Because Cassandra's mad: her brain-sick raptures
Link: 2.2.128
Cannot distaste the goodness of a quarrel
Link: 2.2.129
Which hath our several honours all engaged
Link: 2.2.130
To make it gracious. For my private part,
Link: 2.2.131
I am no more touch'd than all Priam's sons:
Link: 2.2.132
And Jove forbid there should be done amongst us
Link: 2.2.133
Such things as might offend the weakest spleen
Link: 2.2.134
To fight for and maintain!
Link: 2.2.135

Else might the world convince of levity
Link: 2.2.136
As well my undertakings as your counsels:
Link: 2.2.137
But I attest the gods, your full consent
Link: 2.2.138
Gave wings to my propension and cut off
Link: 2.2.139
All fears attending on so dire a project.
Link: 2.2.140
For what, alas, can these my single arms?
Link: 2.2.141
What Propugnation is in one man's valour,
Link: 2.2.142
To stand the push and enmity of those
Link: 2.2.143
This quarrel would excite? Yet, I protest,
Link: 2.2.144
Were I alone to pass the difficulties
Link: 2.2.145
And had as ample power as I have will,
Link: 2.2.146
Paris should ne'er retract what he hath done,
Link: 2.2.147
Nor faint in the pursuit.
Link: 2.2.148

Paris, you speak
Link: 2.2.149
Like one besotted on your sweet delights:
Link: 2.2.150
You have the honey still, but these the gall;
Link: 2.2.151
So to be valiant is no praise at all.
Link: 2.2.152

Sir, I propose not merely to myself
Link: 2.2.153
The pleasures such a beauty brings with it;
Link: 2.2.154
But I would have the soil of her fair rape
Link: 2.2.155
Wiped off, in honourable keeping her.
Link: 2.2.156
What treason were it to the ransack'd queen,
Link: 2.2.157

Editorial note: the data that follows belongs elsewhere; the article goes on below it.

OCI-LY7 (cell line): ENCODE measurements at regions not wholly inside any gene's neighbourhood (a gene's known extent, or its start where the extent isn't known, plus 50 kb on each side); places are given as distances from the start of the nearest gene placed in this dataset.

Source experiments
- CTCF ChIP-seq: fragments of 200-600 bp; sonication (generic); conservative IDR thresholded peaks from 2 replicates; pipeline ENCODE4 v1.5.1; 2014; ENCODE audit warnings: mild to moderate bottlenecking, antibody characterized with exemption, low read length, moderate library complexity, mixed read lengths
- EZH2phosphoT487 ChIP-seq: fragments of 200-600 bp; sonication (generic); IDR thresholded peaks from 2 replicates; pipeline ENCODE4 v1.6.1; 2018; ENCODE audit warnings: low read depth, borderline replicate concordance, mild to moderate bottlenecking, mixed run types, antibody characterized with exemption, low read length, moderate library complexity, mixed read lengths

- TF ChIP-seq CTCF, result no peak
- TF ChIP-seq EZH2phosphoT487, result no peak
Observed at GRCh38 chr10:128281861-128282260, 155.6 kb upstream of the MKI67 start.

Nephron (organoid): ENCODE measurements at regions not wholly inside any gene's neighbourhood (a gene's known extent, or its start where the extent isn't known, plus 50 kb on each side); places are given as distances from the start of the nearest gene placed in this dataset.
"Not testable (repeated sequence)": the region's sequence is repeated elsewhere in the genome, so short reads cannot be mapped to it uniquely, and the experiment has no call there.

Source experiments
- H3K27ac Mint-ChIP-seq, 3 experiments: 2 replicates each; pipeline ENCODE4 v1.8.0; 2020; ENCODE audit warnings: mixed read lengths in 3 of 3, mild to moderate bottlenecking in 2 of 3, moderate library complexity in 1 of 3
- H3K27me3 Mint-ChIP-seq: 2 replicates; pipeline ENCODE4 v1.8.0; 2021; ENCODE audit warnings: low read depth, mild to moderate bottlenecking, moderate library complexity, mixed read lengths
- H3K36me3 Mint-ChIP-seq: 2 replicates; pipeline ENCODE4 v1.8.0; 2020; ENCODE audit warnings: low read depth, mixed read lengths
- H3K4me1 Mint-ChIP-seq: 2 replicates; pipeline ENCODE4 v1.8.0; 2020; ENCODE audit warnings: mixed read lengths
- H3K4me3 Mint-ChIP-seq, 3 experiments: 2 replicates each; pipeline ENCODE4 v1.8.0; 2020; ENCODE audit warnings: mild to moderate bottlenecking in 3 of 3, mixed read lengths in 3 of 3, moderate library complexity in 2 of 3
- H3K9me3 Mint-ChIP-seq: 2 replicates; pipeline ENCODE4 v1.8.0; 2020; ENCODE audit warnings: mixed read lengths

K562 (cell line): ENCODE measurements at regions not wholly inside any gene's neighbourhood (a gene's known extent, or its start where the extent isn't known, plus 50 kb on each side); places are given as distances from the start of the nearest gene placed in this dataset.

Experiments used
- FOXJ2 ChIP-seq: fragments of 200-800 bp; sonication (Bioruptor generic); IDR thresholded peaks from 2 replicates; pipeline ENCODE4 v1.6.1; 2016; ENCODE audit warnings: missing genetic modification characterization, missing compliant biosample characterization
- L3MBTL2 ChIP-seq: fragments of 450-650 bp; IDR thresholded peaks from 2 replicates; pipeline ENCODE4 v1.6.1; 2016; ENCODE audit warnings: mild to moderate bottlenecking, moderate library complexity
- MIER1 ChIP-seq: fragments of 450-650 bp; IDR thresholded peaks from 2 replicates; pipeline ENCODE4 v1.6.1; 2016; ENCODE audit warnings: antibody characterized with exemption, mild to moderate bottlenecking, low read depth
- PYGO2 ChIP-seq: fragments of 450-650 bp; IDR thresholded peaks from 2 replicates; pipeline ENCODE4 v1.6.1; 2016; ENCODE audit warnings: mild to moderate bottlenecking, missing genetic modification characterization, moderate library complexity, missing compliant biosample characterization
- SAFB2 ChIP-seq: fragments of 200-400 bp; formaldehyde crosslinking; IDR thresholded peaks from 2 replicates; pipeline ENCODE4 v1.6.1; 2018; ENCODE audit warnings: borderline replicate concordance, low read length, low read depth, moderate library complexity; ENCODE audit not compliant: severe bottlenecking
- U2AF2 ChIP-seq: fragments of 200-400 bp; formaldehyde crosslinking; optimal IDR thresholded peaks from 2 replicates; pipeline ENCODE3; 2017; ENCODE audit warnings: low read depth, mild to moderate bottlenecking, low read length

Disgrace to your great worths and shame to me,
Link: 2.2.158
Now to deliver her possession up
Link: 2.2.159
On terms of base compulsion! Can it be
Link: 2.2.160
That so degenerate a strain as this
Link: 2.2.161
Should once set footing in your generous bosoms?
Link: 2.2.162
There's not the meanest spirit on our party
Link: 2.2.163
Without a heart to dare or sword to draw
Link: 2.2.164
When Helen is defended, nor none so noble
Link: 2.2.165
Whose life were ill bestow'd or death unfamed
Link: 2.2.166
Where Helen is the subject; then, I say,
Link: 2.2.167
Well may we fight for her whom, we know well,
Link: 2.2.168
The world's large spaces cannot parallel.
Link: 2.2.169

Paris and Troilus, you have both said well,
Link: 2.2.170
And on the cause and question now in hand
Link: 2.2.171
Have glozed, but superficially: not much
Link: 2.2.172
Unlike young men, whom Aristotle thought
Link: 2.2.173
Unfit to hear moral philosophy:
Link: 2.2.174
The reasons you allege do more conduce
Link: 2.2.175
To the hot passion of distemper'd blood
Link: 2.2.176
Than to make up a free determination
Link: 2.2.177
'Twixt right and wrong, for pleasure and revenge
Link: 2.2.178
Have ears more deaf than adders to the voice
Link: 2.2.179
Of any true decision. Nature craves
Link: 2.2.180
All dues be render'd to their owners: now,
Link: 2.2.181
What nearer debt in all humanity
Link: 2.2.182
Than wife is to the husband? If this law
Link: 2.2.183
Of nature be corrupted through affection,
Link: 2.2.184
And that great minds, of partial indulgence
Link: 2.2.185
To their benumbed wills, resist the same,
Link: 2.2.186
There is a law in each well-order'd nation
Link: 2.2.187
To curb those raging appetites that are
Link: 2.2.188
Most disobedient and refractory.
Link: 2.2.189
If Helen then be wife to Sparta's king,
Link: 2.2.190
As it is known she is, these moral laws
Link: 2.2.191
Of nature and of nations speak aloud
Link: 2.2.192
To have her back return'd: thus to persist
Link: 2.2.193
In doing wrong extenuates not wrong,
Link: 2.2.194
But makes it much more heavy. Hector's opinion
Link: 2.2.195
Is this in way of truth; yet ne'ertheless,
Link: 2.2.196
My spritely brethren, I propend to you